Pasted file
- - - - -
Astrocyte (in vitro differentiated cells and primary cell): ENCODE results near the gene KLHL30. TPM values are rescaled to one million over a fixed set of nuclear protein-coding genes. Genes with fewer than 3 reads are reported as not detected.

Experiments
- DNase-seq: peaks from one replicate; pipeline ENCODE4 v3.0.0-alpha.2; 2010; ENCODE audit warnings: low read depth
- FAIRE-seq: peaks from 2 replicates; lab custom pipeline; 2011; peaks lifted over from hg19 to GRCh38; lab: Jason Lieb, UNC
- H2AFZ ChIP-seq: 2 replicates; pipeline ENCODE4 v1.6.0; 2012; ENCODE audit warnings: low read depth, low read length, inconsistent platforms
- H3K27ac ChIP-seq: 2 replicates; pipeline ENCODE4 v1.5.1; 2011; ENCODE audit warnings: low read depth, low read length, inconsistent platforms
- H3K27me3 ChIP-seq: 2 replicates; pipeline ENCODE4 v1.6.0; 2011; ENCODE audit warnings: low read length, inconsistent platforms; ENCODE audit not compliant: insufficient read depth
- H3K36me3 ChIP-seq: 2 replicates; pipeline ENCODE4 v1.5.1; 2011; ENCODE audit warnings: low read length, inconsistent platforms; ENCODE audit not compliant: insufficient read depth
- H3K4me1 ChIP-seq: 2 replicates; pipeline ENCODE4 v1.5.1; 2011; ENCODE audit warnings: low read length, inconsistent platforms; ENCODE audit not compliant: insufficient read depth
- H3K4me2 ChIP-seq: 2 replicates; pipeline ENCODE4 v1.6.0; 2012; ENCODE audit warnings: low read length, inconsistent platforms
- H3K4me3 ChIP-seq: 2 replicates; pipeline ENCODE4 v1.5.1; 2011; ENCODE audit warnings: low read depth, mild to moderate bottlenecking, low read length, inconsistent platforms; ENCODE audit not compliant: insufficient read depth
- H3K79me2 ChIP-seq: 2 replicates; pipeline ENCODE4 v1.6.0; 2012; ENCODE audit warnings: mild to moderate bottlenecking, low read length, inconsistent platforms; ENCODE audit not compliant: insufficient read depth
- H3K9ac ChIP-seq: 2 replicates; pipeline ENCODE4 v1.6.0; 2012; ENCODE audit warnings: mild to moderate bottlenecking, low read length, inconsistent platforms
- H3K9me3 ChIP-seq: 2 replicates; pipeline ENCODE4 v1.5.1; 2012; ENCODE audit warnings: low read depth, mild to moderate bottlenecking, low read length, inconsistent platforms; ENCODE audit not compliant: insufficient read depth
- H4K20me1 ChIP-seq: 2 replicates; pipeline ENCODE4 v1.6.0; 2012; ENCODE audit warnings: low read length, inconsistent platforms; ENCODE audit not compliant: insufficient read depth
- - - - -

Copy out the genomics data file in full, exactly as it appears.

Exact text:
Astrocyte (in vitro differentiated cells and primary cell): ENCODE results near the gene KLHL30. TPM values are rescaled to one million over a fixed set of nuclear protein-coding genes. Genes with fewer than 3 reads are reported as not detected.

Experiments
- DNase-seq: peaks from one replicate; pipeline ENCODE4 v3.0.0-alpha.2; 2010; ENCODE audit warnings: low read depth
- FAIRE-seq: peaks from 2 replicates; lab custom pipeline; 2011; peaks lifted over from hg19 to GRCh38; lab: Jason Lieb, UNC
- H2AFZ ChIP-seq: 2 replicates; pipeline ENCODE4 v1.6.0; 2012; ENCODE audit warnings: low read depth, low read length, inconsistent platforms
- H3K27ac ChIP-seq: 2 replicates; pipeline ENCODE4 v1.5.1; 2011; ENCODE audit warnings: low read depth, low read length, inconsistent platforms
- H3K27me3 ChIP-seq: 2 replicates; pipeline ENCODE4 v1.6.0; 2011; ENCODE audit warnings: low read length, inconsistent platforms; ENCODE audit not compliant: insufficient read depth
- H3K36me3 ChIP-seq: 2 replicates; pipeline ENCODE4 v1.5.1; 2011; ENCODE audit warnings: low read length, inconsistent platforms; ENCODE audit not compliant: insufficient read depth
- H3K4me1 ChIP-seq: 2 replicates; pipeline ENCODE4 v1.5.1; 2011; ENCODE audit warnings: low read length, inconsistent platforms; ENCODE audit not compliant: insufficient read depth
- H3K4me2 ChIP-seq: 2 replicates; pipeline ENCODE4 v1.6.0; 2012; ENCODE audit warnings: low read length, inconsistent platforms
- H3K4me3 ChIP-seq: 2 replicates; pipeline ENCODE4 v1.5.1; 2011; ENCODE audit warnings: low read depth, mild to moderate bottlenecking, low read length, inconsistent platforms; ENCODE audit not compliant: insufficient read depth
- H3K79me2 ChIP-seq: 2 replicates; pipeline ENCODE4 v1.6.0; 2012; ENCODE audit warnings: mild to moderate bottlenecking, low read length, inconsistent platforms; ENCODE audit not compliant: insufficient read depth
- H3K9ac ChIP-seq: 2 replicates; pipeline ENCODE4 v1.6.0; 2012; ENCODE audit warnings: mild to moderate bottlenecking, low read length, inconsistent platforms
- H3K9me3 ChIP-seq: 2 replicates; pipeline ENCODE4 v1.5.1; 2012; ENCODE audit warnings: low read depth, mild to moderate bottlenecking, low read length, inconsistent platforms; ENCODE audit not compliant: insufficient read depth
- H4K20me1 ChIP-seq: 2 replicates; pipeline ENCODE4 v1.6.0; 2012; ENCODE audit warnings: low read length, inconsistent platforms; ENCODE audit not compliant: insufficient read depth